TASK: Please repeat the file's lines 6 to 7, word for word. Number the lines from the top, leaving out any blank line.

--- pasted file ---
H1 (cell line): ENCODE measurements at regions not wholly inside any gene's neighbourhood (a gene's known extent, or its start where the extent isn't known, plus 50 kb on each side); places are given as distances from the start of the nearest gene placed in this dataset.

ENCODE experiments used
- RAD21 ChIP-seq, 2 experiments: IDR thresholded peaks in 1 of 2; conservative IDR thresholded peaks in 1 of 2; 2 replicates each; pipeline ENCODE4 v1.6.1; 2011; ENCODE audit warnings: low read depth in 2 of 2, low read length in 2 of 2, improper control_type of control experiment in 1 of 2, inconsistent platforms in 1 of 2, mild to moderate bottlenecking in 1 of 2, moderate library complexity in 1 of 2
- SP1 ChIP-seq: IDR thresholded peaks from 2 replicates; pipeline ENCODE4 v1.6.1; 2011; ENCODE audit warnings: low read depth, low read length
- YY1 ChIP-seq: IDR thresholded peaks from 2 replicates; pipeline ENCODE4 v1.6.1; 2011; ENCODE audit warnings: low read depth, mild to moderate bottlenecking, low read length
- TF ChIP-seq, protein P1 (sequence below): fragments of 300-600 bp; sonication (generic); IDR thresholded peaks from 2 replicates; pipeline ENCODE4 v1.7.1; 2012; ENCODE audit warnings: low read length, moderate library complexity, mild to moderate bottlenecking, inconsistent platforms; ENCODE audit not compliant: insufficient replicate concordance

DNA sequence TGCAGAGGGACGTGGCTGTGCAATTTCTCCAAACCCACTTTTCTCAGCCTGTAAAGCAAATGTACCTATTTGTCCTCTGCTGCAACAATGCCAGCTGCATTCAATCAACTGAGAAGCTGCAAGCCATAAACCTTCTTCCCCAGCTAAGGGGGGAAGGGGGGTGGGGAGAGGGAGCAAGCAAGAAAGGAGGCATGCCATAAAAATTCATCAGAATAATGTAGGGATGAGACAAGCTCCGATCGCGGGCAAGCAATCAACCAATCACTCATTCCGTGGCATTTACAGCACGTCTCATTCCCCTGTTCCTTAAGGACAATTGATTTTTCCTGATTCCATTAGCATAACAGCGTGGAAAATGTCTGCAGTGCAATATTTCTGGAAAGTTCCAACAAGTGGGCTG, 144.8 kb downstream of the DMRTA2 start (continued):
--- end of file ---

- TF ChIP-seq, protein P1 (sequence below): fragments of 300-600 bp; sonication (generic); IDR thresholded peaks from 2 replicates; pipeline ENCODE4 v1.7.1; 2012; ENCODE audit warnings: low read length, moderate library complexity, mild to moderate bottlenecking, inconsistent platforms; ENCODE audit not compliant: insufficient replicate concordance

DNA sequence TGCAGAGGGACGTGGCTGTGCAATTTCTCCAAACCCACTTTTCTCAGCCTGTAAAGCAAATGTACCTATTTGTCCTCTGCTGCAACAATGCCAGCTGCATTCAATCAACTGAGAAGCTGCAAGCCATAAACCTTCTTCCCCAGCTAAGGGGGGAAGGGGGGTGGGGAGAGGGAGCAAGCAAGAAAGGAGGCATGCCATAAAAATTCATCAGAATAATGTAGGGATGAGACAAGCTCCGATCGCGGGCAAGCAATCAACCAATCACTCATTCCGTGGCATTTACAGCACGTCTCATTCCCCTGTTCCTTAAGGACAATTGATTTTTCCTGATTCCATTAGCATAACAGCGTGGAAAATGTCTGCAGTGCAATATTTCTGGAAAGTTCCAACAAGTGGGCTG, 144.8 kb downstream of the DMRTA2 start (continued):